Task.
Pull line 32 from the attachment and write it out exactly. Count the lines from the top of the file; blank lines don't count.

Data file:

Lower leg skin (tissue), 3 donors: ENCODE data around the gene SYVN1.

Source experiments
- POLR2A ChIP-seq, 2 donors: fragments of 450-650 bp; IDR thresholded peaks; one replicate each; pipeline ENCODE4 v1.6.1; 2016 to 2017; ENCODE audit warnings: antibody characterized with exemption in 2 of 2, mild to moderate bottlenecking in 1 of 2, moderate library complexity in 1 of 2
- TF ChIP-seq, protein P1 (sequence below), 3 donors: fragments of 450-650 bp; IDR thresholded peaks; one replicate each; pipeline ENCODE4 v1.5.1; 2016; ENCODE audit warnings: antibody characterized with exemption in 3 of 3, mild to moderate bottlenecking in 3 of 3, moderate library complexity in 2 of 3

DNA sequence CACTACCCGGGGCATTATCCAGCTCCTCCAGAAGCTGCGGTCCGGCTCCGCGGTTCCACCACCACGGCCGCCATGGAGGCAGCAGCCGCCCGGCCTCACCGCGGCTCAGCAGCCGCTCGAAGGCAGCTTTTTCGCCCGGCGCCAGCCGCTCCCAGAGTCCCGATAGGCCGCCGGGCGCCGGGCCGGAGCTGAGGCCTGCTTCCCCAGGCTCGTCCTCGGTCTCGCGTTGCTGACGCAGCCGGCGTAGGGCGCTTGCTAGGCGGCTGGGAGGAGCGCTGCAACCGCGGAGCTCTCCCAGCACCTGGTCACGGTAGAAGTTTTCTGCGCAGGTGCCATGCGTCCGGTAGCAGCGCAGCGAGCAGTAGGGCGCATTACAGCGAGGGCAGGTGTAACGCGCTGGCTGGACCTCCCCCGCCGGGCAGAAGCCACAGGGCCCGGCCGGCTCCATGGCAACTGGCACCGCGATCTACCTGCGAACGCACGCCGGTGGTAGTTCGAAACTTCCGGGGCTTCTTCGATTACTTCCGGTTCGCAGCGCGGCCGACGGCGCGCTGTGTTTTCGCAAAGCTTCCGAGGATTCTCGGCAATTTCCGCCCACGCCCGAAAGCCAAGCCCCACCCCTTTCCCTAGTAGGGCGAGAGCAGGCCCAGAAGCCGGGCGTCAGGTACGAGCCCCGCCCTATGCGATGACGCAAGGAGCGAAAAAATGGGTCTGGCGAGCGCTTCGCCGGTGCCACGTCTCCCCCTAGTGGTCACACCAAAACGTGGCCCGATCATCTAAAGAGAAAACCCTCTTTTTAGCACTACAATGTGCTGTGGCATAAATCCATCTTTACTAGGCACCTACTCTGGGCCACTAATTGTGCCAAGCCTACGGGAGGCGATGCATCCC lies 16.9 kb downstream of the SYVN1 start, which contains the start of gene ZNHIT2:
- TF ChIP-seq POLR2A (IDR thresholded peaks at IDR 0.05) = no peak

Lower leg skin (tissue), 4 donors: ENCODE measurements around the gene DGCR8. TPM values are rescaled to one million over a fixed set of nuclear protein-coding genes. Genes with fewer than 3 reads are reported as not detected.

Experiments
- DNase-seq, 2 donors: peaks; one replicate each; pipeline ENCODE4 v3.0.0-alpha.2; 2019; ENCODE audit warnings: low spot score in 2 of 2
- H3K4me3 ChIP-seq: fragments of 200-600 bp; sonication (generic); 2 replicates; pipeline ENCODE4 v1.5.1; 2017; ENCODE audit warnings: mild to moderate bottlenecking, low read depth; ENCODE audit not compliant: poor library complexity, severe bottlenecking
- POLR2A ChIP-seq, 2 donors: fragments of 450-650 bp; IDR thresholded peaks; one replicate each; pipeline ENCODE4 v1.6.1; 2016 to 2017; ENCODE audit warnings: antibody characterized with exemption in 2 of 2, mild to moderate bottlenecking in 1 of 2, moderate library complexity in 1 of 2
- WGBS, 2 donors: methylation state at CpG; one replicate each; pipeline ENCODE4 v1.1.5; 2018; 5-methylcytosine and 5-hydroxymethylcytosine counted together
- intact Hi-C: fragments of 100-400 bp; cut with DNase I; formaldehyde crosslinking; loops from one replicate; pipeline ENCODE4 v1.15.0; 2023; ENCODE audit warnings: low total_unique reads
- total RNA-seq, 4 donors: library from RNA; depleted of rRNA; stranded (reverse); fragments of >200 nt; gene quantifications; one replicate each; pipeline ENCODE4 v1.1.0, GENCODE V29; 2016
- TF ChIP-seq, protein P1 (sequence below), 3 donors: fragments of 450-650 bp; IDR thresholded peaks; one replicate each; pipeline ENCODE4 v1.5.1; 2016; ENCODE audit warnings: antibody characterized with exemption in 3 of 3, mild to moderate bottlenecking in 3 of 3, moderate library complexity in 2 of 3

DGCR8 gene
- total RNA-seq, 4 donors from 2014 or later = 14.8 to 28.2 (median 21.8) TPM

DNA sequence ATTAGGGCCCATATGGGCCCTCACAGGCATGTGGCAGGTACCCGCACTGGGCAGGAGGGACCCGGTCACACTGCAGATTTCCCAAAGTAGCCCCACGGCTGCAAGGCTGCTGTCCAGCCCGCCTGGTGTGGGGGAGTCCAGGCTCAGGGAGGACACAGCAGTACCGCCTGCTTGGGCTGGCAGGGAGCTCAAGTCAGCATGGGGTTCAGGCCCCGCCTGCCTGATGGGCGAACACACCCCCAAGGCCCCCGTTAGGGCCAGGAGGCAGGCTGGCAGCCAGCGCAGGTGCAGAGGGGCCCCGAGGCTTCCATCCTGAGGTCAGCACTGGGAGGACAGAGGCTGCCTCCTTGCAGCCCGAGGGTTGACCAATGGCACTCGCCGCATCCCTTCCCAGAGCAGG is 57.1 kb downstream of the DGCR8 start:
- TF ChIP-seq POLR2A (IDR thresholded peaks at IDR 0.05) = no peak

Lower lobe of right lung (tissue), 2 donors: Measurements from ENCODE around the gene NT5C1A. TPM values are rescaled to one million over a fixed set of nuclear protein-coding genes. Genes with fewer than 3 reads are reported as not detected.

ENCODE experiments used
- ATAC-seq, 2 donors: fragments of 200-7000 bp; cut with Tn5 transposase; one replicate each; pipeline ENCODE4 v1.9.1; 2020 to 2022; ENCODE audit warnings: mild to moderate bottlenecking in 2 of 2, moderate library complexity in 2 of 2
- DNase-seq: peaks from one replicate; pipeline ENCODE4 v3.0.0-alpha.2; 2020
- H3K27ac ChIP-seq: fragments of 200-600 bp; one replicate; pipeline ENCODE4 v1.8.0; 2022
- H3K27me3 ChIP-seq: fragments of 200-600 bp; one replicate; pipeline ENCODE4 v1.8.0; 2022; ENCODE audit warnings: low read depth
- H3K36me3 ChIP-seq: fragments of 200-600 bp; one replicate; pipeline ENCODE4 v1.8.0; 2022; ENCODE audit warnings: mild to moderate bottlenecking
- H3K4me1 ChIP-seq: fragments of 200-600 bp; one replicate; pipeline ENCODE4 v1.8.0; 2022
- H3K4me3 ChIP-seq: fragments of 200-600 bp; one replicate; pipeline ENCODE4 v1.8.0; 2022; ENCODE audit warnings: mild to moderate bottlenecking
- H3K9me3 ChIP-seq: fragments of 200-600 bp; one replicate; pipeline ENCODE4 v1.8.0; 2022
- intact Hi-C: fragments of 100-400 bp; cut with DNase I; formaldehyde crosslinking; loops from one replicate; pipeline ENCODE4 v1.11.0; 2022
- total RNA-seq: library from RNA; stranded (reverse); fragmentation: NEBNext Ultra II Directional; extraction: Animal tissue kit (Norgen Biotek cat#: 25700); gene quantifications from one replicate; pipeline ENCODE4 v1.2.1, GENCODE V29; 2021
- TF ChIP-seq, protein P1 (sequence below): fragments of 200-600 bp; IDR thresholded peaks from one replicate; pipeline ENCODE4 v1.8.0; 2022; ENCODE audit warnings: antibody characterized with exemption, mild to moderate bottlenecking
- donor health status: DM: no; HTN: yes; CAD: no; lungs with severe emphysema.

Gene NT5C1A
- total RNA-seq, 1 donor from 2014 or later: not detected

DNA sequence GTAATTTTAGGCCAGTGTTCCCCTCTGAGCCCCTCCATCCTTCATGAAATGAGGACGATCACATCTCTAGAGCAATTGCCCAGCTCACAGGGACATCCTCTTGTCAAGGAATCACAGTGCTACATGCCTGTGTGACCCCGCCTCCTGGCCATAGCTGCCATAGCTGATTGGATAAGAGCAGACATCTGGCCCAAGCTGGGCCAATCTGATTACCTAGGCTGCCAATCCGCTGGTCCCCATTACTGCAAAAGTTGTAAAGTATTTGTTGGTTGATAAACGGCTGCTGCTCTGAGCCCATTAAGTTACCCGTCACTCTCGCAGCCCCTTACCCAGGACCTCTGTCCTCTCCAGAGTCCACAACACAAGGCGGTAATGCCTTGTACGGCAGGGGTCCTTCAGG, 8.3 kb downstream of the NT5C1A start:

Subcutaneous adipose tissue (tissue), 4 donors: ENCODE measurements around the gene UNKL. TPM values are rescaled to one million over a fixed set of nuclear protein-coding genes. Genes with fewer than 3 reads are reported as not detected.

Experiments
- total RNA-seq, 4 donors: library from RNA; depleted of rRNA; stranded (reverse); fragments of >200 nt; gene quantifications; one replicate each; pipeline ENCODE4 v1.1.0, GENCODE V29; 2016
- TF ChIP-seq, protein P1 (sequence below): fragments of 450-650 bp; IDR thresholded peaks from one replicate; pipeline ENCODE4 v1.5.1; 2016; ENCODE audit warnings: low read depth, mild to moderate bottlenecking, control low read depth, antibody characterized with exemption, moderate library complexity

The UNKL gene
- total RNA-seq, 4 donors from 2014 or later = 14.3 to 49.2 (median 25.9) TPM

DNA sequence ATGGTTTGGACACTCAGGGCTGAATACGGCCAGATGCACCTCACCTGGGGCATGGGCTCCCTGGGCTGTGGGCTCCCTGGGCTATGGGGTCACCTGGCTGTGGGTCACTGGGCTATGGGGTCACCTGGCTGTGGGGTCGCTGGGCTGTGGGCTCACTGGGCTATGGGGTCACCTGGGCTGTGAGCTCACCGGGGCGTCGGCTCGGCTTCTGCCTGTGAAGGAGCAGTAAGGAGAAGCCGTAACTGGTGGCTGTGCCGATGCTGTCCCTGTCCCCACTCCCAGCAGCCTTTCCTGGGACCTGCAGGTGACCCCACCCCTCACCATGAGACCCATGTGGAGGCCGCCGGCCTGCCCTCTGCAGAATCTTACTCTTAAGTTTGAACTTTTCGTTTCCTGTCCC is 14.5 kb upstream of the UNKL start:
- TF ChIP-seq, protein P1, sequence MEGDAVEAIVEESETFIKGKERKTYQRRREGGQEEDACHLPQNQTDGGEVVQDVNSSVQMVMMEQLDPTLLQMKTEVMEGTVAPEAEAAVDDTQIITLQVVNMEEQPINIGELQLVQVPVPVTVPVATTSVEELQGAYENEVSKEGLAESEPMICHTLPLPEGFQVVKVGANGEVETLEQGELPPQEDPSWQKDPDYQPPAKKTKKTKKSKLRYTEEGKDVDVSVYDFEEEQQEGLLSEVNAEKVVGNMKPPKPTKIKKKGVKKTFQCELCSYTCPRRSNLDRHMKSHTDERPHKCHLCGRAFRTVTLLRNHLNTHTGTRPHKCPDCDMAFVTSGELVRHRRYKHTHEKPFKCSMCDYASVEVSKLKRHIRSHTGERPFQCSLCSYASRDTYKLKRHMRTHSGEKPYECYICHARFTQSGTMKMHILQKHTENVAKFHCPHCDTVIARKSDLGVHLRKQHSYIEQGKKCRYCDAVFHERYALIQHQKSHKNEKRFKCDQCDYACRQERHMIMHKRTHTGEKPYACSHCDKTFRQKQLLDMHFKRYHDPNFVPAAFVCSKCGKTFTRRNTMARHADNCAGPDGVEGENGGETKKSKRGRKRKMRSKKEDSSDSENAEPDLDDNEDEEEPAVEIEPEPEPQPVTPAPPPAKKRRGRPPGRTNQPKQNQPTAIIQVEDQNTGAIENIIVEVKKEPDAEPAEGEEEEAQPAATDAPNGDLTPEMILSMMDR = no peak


- TF ChIP-seq, protein P1 (sequence below): fragments of 200-600 bp; IDR thresholded peaks from one replicate; pipeline ENCODE4 v1.8.0; 2022; ENCODE audit warnings: antibody characterized with exemption, mild to moderate bottlenecking